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Posted on October 13, 2014 3:13 pm
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Megan Good
Megan Good
Reps: 94
Test Retake
For each unit test, I allow a retake. I student must see me for tutoring (or their own tutor) prior to retaking the unit test. I have had a few students take advantage of the retake and allowing them to boost their average quite a bit. However, I still have a handful of students who scored very low on their unit test who have not come for tutoring, shown any interest in retaking the unit test and have scored very low in math the past few years in middle school (looking on SLDS). I thought maybe contacting parents and making them aware of their child's low average in math would help them encourage the student at home. So far, nothing. What should I do from here. I hate to let it slide and it come down to the end of the semester and it be too late for them to do anything?
 
     
     
 
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Solution 1
Posted October 13, 2014 6:10 pm

Jessica Warren
Jessica Warren
Reps: 103
This seems to be a common problem in education today. Students are complacent and seem happy "just to pass." Or, if the low assessment grade does not pull their grade down to failing, they will not make the effort. I believe a possible solution would be to gain parent involvement. Sending home weekly/bi-weekly detailed grade reports, requiring parents to sign them, and have the students return them would be a start. Often, especially in high school, the parents are not involved in their child's education nearly as much as they need to be. Offering frequent grade reports not only gives the parents an idea of where the child stands in your class, but also gives you documentation for those students that are doing poorly in your class.
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Vypysy
Vypysy
Reps: 101
It sounds like your students are having problems connecting to the curriculum. It may help to have students take ownership of the curriculum by having them develop learning objectives for each unit. This should help increase student motivation. Accounting for cultural diversity by teaching material that connects to a variety of cultural backgrounds could also help students engage in the material.
  Posted on: October 17, 2014 3:19 pm

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Solution 2
Posted October 18, 2014 11:14 pm

aWeRun
aWeRun
Reps: 104
I would suggest students who do not take advantage of the tutoring and continue to fail must come in for tutoring during their free time such as recess or activities that they are allowed to miss.
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Solution 3
Posted October 14, 2014 1:20 am

GyNuny
GyNuny
Reps: 90
Depending on the grade, I would try to find something that motivates the particular student. For example, students who score an 80% or better are allowed to eat with a friend at lunch or take their shoes off during the day in the classroom and walk around in their socks. I know it sounds silly, but any little thing that can motivate them to want to do better will help. This is easy for my because my students are in kindergarten, but upper grades choose to impress their peers more than the teacher. Try to get them accountable for their test scores and such. Allow them to set goals for themselves and when they meet that goal they are rewarded in some way. This helps them to be accountable for their own learning. It sounds like a lack of motivation that you are dealing with!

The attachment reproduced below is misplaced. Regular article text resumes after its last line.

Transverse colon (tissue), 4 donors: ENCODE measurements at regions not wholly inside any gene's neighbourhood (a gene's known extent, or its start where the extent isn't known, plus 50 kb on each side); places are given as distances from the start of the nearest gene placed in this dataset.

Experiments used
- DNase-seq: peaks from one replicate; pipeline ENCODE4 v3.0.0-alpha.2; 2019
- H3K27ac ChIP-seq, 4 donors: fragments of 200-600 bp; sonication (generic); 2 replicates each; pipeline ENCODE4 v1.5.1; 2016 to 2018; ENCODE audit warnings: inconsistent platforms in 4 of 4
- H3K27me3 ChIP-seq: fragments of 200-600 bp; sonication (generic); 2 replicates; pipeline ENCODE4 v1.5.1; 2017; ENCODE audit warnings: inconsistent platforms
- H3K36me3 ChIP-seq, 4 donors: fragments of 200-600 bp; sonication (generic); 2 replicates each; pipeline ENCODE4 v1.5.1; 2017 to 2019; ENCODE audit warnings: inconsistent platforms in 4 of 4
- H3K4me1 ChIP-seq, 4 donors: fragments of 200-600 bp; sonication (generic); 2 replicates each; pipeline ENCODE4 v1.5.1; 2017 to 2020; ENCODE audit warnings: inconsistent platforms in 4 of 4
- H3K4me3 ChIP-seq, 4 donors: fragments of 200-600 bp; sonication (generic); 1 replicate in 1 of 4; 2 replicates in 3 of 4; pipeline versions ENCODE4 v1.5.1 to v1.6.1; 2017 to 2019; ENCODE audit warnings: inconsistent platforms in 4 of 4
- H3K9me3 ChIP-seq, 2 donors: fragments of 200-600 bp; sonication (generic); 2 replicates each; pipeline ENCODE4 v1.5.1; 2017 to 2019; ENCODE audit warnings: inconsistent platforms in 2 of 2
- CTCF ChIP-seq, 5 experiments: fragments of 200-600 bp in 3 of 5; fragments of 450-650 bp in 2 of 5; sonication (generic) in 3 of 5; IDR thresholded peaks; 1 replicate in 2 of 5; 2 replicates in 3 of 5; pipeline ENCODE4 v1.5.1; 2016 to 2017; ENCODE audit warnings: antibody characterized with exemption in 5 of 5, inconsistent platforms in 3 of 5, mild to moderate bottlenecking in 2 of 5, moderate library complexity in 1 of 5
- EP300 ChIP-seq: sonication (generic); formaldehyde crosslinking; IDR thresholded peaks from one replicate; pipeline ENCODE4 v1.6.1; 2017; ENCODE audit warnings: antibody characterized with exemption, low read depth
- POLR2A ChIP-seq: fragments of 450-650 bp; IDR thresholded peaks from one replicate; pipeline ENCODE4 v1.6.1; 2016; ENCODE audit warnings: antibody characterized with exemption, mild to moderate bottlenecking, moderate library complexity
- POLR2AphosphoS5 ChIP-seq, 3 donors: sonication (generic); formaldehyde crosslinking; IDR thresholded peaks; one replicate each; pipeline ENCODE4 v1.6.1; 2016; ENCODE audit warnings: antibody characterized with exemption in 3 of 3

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Solution 4
Posted October 13, 2014 8:52 pm

Michael Brown
Michael Brown
Reps: 103
Hello again, ygepyt,
Kudos for you for making sure Mastery of content occurs. That's what matters; not the extra work. In my course, while it may hinder them for learning the "hard way" I allow students to continue to attempt assignments until they receive an 80, provided obvious and timely effort is shown in the first attempt. I have found that students need real world examples on how NOT mastering information can take a tole on them and their lives... Perhaps find someone who just passed that you know from high school or your family... Allow them to visit your classroom and explain their post-high school experiences. These can be positive (learned from it in college that I was not prepared) or negative (can't find stable and consistent work within the means I wish to live). This will really help your students and motivate them to be all they can be.

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Solution 5
Posted October 19, 2014 11:01 pm

eHatuv
eHatuv
Reps: 100
My school system has a mandated retake policy for students that do not meet mastery level determined by each of their local schools or departments. We first try to contact parents about this as well then we look at the extra-curricular activities the student is involved in and get their coach or sponsor to have conversations about taking advantage of this policy. If none of those options are working or available we look to our Communities-In-School (CIS) coordinator to get this child a mentor to help them understand the importance of school.
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Solution 6
Posted October 15, 2014 9:00 pm

aZazaD
aZazaD
Reps: 95
I would first take a part of the day away that the student loves to participate in such as P.E. or recess. Some students will then love to get extra help when it comes to retaking their unit tests. I have even offered my students a five dollar McDonald's card if they score well on their unit tests. I have found my students to really want to try and work hard when they take these types of tests. The students will then take their time and work hard to find a solution to a given problem on the math test.
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